Libyans flash the victory sign in front of a Kingdom of Libya flag during a celebration rally at Martyrs' Square in Tripoli.

Ras Lanuf - Muammar Gaddafi loyalists killed 15 guards in an attack on an oil refinery on Monday in an apparent attempt to disrupt a drive by Libya's new rulers to seize the ousted leader's last bastions and revive the oil-based economy.

A Syrian-based television station said it would soon broadcast another message from the fugitive Gaddafi, who has issued regular battle calls to his followers in the three weeks since Tripoli was overrun.

The new ruling National Transitional Council (NTC) says that as long as Gaddafi remains on the run he is capable of attracting followers to a dangerous insurgency.

Witnesses to the refinery attack said the assailants damaged the front gate of the facility, 20km from the coastal town of Ras Lanuf, but not the plant itself, which is not fully operational.

About 60 staff were there at the time of the attack, according to one of two wounded survivors at a hospital where the dead were also taken.

Refinery worker Ramadaan Abdel Qader, who had been shot in the foot, told reporters that gunmen in 14 or 15 trucks had come from the direction of the Gaddafi-held coastal city of Sirte.

“We heard firing and shelling at around 9 in the morning from Gaddafi loyalists,” he said. Staff had been asleep.

The assault occurred only hours after the NTC announced it had resumed some oil production, which had been all but halted since anti-Gaddafi protests turned into civil war in March.

The interim council is struggling to assert its control over the entire country and capture a handful of stubbornly defended pro-Gaddafi towns.

Many senior NTC officials also see scooping up Gaddafi and the members of his family who are still on the run as crucial to finally declaring victory in the seven-month old war.

Gaddafi's son Saadi arrived in neighbouring Niger on Sunday after crossing the remote Sahara desert frontier. On Monday the US State Department said that the government of Niger had confirmed to it that it intended to detain the former soccer player.

But a Nigerien government spokesperson told Reuters that Saadi Gaddafi was only being watched for now.

“Nothing has changed in the government's position. There is no international search for him. Like the others he is just under surveillance,” the spokesperson said, referring to other Gaddafi loyalists who have recently fled to Niger.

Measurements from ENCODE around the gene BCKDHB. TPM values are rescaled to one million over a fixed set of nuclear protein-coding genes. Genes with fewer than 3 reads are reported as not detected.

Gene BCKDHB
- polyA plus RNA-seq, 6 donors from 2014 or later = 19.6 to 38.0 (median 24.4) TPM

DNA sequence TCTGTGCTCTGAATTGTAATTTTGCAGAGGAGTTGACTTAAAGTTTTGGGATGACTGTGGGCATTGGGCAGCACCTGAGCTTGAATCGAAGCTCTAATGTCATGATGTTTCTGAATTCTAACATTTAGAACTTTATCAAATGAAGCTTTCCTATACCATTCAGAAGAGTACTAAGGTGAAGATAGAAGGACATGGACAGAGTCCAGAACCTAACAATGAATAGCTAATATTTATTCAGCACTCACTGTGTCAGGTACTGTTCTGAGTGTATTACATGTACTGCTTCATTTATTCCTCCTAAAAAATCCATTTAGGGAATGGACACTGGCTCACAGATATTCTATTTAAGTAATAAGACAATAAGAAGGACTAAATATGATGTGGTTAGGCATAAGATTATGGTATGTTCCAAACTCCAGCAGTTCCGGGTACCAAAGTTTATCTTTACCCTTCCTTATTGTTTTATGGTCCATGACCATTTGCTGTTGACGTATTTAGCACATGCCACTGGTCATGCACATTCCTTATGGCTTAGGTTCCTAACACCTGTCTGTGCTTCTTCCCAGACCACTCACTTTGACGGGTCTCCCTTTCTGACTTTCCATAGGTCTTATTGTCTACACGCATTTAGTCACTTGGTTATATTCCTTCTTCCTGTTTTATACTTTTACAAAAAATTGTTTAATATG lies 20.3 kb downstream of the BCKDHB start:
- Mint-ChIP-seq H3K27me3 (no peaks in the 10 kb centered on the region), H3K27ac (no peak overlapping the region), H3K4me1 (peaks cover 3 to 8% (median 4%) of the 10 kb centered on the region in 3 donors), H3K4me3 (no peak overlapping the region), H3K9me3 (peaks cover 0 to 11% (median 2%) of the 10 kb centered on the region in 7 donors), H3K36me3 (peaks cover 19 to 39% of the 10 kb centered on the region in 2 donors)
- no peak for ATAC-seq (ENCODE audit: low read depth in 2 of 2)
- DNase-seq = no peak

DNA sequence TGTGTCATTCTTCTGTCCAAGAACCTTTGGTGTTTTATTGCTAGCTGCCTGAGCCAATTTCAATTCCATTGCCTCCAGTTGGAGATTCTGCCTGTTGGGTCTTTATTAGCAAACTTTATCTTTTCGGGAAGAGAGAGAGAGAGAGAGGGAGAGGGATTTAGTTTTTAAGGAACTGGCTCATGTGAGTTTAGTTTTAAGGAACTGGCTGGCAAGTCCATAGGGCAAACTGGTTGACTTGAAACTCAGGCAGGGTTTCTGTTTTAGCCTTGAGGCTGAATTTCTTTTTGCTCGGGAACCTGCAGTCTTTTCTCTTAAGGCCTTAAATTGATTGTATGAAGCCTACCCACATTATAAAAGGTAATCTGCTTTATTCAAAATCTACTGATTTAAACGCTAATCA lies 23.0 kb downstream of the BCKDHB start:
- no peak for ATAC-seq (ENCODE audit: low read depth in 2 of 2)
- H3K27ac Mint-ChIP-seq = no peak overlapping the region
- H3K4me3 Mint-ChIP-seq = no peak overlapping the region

Two other sons and Gaddafi's only biological daughter have fled to Algeria. One son is reported to have died in the war and three others are still on the run.

The NTC has said it will send a delegation to Niger to seek the return of anyone wanted for crimes.

Niger, like Algeria, has cited humanitarian reasons for accepting fugitives of the former government, but has promised to respect its commitments to the International Criminal Court, which wants to try Gaddafi, son Saif al-Islam and intelligence chief Abdullah al-Senussi for war crimes.

NTC forces, which seized Tripoli on August 23, said they were meeting fierce resistance on the fourth day of fighting for the Gaddafi-held desert town of Bani Walid, 150km southeast of the capital, and were edging towards Sirte.

Libya's economy is almost entirely dependent on oil, and restarting production is crucial to restoring the economy. Interim Prime Minister Mahmoud Jibril said on Sunday some oil production had resumed, but would not say where or how much.

Libya holds Africa's largest crude oil reserves and sold about 85 percent of its exports to Europe under Gaddafi. Western oil firms, including Italy's Eni and Austria's OMV, are keen to restore production.

Eni's chief executive told Reuters his priority was to restart gas exports via a pipeline from Libya to Italy by October or November. Resuming oil output was less urgent.

“We are by far the biggest player in Libya, both in oil and in gas, so I came here with the idea of 'back to normal',” Paolo Scaroni said during a visit to Tripoli. - Reuters